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Canadians Detained Abroad

    August 12, 2016

    By Alex Neve, Secretary General of Amnesty International Canada

    Two years ago, a nightmare of abuse and injustice erupted without any warning for Canadian citizen Salim Alaradi, who was living with his family in the United Arab Emirates and running a successful business selling household appliances. Security forces rushed in and arrested him at the hotel where was vacationing with his family in Dubai.

    Salim, originally from Libya, appeared to have been swept up in a wave of arbitrary arrests that were connected to wider political dynamics related to the UAE government’s political machinations in Libya. What followed was 645 days behind bars; 645 days of secrecy and abuse. Salim was originally held incommunicado, with UAE officials refusing to acknowledge he was in detention or to provide any details about where he was held. Amnesty was so concerned during those early days that we talked of his case as a “disappearance”. 

    For close to two years Salim endured torture, ill-treatment, untreated medical concerns, unfair legal proceedings, and other human rights violations. 

    February 01, 2016

    By journalist and former prisoner of conscience Mohamed Fahmy @MFFahmy11 with Amnesty International Canada Secretary General Alex Neve @AlexNeveAmnesty

    Held in an Egyptian jail for more than a year, Canadian journalist Mohamed Fahmy felt let down by Ottawa’s efforts to help him. Here he offers 12 ways the government can do better:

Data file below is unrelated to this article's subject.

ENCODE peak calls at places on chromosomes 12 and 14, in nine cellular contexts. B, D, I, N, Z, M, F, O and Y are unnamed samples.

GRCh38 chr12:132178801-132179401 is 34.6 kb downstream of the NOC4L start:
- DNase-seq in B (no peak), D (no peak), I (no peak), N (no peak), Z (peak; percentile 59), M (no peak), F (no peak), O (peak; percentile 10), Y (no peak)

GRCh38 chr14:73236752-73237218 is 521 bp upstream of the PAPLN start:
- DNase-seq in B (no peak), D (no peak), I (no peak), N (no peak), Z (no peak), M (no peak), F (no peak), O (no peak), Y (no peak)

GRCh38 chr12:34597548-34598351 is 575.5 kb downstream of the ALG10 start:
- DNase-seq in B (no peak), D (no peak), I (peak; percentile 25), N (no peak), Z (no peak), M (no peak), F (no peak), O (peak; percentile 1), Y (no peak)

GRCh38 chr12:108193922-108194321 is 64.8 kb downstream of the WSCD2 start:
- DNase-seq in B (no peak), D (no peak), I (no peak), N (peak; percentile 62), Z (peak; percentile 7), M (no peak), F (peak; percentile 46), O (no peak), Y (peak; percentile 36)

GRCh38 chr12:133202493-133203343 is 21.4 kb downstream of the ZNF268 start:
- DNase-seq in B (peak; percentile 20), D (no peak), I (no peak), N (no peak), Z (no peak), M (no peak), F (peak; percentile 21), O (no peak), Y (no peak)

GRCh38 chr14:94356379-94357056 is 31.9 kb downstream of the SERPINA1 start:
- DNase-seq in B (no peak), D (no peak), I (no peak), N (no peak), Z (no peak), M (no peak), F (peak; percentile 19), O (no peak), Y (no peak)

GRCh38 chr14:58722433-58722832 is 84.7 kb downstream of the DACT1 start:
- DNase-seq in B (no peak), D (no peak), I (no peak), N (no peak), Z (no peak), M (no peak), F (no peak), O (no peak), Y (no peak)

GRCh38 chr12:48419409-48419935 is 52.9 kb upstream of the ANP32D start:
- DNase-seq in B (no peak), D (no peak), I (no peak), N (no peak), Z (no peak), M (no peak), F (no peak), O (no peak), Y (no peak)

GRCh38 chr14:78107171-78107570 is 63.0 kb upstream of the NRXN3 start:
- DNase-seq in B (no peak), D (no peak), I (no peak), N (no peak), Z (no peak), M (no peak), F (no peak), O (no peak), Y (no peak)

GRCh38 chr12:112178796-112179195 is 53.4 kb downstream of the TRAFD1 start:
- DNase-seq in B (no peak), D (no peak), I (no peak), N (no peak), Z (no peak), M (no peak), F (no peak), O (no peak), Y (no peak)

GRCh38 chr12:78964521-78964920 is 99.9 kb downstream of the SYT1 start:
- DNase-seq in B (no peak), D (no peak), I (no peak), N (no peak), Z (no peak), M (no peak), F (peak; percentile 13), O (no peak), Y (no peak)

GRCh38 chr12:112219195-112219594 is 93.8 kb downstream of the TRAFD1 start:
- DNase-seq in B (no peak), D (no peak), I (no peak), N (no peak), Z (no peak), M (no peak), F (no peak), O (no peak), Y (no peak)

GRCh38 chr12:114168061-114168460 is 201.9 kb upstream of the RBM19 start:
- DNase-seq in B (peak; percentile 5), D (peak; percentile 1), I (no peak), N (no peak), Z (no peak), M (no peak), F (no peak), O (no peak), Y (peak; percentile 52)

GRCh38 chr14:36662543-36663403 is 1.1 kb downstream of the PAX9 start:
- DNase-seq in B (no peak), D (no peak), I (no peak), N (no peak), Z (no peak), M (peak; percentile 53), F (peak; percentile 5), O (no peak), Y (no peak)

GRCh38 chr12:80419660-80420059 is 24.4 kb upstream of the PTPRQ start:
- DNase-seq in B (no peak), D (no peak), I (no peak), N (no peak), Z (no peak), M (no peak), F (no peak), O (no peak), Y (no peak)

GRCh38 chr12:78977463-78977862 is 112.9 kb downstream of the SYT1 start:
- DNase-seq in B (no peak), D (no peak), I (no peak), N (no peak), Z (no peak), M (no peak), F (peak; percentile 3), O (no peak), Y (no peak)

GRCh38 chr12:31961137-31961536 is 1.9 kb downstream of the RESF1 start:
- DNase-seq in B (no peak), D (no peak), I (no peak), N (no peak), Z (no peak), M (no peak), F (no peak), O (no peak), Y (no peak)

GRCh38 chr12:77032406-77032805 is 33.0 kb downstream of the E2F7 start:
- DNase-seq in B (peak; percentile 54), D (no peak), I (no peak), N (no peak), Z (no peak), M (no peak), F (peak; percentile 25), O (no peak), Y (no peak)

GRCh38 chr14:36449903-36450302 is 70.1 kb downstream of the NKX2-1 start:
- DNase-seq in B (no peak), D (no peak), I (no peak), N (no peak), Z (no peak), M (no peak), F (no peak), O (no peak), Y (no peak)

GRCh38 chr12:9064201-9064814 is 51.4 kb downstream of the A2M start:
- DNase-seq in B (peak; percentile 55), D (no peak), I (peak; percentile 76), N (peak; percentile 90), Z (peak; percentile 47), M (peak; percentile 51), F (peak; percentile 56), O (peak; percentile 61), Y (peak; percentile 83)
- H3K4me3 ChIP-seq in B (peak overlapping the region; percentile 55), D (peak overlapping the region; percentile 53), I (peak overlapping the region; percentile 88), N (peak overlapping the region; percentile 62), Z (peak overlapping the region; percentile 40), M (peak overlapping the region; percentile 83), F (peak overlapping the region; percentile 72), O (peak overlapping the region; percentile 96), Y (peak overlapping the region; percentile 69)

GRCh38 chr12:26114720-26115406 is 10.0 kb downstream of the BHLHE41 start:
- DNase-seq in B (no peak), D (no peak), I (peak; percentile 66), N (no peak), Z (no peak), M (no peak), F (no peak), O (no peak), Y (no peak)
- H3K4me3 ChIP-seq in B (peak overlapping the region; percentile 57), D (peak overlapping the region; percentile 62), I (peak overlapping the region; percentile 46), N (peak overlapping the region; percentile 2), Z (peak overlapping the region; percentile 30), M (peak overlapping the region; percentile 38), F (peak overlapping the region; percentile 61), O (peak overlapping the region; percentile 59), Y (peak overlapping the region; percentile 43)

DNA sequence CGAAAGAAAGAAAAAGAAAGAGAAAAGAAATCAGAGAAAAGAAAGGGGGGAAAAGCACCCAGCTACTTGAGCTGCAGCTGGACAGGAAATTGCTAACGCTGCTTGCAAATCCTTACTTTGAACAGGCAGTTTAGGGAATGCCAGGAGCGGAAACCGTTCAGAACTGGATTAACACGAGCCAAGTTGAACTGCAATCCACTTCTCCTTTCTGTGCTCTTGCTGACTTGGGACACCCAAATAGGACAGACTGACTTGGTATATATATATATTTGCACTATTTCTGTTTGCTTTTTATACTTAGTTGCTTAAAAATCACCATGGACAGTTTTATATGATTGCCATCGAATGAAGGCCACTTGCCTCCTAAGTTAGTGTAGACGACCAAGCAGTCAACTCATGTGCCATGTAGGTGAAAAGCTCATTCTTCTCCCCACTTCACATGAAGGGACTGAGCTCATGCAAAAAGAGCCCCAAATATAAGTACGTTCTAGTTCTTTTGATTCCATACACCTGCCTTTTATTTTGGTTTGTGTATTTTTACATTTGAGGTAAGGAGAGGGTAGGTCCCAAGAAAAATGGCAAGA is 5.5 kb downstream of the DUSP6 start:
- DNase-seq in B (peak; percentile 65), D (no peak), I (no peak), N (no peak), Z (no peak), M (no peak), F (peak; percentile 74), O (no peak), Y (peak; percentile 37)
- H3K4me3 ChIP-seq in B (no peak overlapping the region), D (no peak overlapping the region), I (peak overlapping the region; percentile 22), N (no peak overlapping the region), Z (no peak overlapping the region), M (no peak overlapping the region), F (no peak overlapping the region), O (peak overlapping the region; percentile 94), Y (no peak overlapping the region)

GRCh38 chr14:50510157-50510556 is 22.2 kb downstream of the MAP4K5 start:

In solitary confinement in a freezing Egyptian jail cell, with no sunlight or fresh air, my one hope was that the Canadian government was doing everything possible at the highest levels to advocate for my rights and for my release.

    I was let down.

    I am safely home now. But around the world there are other Canadian citizens, permanent residents and men and women with close Canadian connections who face dire conditions in foreign jails. They are unjustly imprisoned, held incommunicado, subjected to unfair trials, at risk of torture or under sentence of death.

    They too want to believe the Canadian government will spare no effort on their behalf.

    February 23, 2015
    by Alex Neve, Secretary General of Amnesty International Canada. This article was orginally published in Slaw, Canada's online legal magazine. Human rights violations are always most likely to occur when no one is watching over the police, soldiers and guards who have the power and potential to commit abuses. That is certainly even more the case when secrecy is prevalent; which obviously describes the world of national security investigations and operations. That is why human rights organizations, experts and bodies – national and international – have long stressed that effective review and oversight must be central to the imperative of ensuring that human rights protection is not sacrificed in any country’s rush to uphold national security.
    November 03, 2014

    By Alex Neve, Secretary General of Amnesty International Canada, John Packer, Director of the Human Rights Research and Education Centre at the University of Ottawa,and Roch Tassé, National Coordinator of the International Civil Liberties Monitoring Group.